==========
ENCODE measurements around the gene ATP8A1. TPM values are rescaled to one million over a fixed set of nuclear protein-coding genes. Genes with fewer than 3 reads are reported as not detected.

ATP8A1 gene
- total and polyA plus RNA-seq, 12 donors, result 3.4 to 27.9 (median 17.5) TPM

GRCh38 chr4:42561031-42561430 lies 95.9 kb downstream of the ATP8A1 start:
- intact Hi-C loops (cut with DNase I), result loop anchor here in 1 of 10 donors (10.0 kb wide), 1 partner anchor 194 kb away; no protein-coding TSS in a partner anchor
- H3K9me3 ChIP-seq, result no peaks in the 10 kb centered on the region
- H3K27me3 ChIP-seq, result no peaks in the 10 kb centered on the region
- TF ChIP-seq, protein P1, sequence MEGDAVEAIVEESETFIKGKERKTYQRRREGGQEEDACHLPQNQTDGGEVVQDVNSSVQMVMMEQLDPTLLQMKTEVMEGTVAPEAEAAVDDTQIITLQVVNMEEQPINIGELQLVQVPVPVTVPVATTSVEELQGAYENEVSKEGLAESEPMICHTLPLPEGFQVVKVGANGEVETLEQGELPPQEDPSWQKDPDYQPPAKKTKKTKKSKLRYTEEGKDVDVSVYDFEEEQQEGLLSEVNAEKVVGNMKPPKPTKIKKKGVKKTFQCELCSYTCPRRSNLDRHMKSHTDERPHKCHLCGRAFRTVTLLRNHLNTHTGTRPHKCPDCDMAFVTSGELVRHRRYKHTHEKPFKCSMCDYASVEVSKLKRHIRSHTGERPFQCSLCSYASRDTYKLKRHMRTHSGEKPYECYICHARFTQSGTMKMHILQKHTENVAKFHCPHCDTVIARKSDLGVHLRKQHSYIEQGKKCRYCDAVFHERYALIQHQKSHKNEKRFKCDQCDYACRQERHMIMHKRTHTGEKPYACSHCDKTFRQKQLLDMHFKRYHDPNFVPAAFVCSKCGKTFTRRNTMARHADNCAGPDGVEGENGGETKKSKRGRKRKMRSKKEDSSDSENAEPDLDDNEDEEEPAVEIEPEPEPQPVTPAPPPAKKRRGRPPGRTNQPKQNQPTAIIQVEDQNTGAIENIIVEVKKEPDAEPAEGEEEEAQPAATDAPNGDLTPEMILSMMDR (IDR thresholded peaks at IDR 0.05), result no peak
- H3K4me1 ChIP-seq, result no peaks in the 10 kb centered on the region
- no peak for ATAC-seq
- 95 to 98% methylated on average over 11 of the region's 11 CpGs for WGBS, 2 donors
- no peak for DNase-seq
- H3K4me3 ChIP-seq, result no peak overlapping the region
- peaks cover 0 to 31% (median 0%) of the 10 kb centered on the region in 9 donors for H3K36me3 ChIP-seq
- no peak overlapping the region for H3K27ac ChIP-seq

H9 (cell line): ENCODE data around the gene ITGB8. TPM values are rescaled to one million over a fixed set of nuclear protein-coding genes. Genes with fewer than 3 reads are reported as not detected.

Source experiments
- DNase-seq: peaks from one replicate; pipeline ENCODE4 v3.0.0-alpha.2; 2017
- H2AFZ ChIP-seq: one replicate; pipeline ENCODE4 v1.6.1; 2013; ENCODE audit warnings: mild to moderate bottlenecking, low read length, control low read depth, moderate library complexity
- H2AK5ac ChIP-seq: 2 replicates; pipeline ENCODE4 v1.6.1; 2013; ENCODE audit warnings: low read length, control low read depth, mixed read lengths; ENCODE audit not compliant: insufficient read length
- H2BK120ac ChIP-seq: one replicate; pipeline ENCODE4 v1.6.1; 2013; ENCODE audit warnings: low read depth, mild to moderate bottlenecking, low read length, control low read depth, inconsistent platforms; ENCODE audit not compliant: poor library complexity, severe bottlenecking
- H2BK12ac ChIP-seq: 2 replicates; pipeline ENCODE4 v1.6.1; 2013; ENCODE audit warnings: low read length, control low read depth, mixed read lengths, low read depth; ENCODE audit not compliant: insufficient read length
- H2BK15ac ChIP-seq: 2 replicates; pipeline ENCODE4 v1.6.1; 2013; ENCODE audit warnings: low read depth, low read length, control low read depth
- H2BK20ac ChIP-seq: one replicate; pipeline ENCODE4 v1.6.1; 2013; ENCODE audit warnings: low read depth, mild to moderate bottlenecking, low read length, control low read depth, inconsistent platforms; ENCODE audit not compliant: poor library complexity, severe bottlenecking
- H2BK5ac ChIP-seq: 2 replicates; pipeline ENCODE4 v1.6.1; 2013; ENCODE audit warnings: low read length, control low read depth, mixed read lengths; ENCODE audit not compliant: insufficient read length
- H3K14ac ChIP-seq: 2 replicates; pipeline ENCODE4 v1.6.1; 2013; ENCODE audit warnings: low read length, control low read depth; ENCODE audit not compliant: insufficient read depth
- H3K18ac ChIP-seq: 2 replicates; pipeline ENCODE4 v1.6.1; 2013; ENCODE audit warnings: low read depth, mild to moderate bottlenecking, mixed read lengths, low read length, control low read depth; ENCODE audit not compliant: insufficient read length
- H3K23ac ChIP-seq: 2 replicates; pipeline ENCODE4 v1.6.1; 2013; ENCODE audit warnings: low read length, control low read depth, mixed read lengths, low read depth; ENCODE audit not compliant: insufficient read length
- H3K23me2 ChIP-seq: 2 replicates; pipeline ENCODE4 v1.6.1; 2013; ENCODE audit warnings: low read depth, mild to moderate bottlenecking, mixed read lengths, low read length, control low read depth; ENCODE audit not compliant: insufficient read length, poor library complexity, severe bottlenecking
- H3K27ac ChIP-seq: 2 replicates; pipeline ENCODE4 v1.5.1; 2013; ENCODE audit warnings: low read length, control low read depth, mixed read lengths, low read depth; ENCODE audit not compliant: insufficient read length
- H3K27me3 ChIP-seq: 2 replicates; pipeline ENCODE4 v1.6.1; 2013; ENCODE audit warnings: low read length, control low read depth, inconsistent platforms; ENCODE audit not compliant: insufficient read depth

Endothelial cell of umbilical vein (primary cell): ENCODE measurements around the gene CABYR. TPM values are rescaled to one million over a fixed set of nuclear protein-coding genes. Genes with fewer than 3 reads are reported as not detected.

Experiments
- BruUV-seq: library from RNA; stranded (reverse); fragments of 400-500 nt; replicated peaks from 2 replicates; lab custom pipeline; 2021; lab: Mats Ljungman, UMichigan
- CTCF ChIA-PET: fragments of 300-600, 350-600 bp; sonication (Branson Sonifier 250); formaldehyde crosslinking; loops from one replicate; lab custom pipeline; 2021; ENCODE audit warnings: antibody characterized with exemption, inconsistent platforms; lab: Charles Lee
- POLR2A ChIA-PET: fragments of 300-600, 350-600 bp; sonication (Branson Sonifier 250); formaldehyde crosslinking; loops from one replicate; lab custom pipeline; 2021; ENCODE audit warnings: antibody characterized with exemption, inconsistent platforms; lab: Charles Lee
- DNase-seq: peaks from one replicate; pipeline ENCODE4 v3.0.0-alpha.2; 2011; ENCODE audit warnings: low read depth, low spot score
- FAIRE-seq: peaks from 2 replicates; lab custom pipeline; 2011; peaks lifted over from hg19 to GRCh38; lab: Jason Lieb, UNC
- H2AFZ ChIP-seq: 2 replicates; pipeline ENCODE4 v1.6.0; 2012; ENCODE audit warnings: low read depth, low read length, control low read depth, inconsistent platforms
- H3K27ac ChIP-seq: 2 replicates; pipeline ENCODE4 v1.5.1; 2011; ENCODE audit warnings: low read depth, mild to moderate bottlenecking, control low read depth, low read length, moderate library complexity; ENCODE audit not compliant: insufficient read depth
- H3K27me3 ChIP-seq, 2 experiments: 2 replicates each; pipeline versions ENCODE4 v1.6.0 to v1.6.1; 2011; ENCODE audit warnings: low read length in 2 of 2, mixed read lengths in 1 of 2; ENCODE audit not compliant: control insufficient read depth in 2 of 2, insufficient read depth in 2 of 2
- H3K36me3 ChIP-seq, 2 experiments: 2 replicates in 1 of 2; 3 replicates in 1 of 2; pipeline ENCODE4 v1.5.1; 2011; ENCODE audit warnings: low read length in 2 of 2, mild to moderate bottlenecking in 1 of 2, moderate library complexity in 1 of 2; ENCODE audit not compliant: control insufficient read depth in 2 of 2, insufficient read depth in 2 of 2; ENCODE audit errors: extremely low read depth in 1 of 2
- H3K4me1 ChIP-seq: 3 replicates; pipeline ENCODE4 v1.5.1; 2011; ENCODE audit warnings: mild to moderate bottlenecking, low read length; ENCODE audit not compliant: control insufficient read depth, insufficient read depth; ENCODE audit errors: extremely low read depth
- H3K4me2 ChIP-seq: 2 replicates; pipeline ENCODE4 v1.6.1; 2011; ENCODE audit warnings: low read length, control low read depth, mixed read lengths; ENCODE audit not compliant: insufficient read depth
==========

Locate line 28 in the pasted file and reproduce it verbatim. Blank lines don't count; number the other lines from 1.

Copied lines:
- H3K23ac ChIP-seq: 2 replicates; pipeline ENCODE4 v1.6.1; 2013; ENCODE audit warnings: low read length, control low read depth, mixed read lengths, low read depth; ENCODE audit not compliant: insufficient read length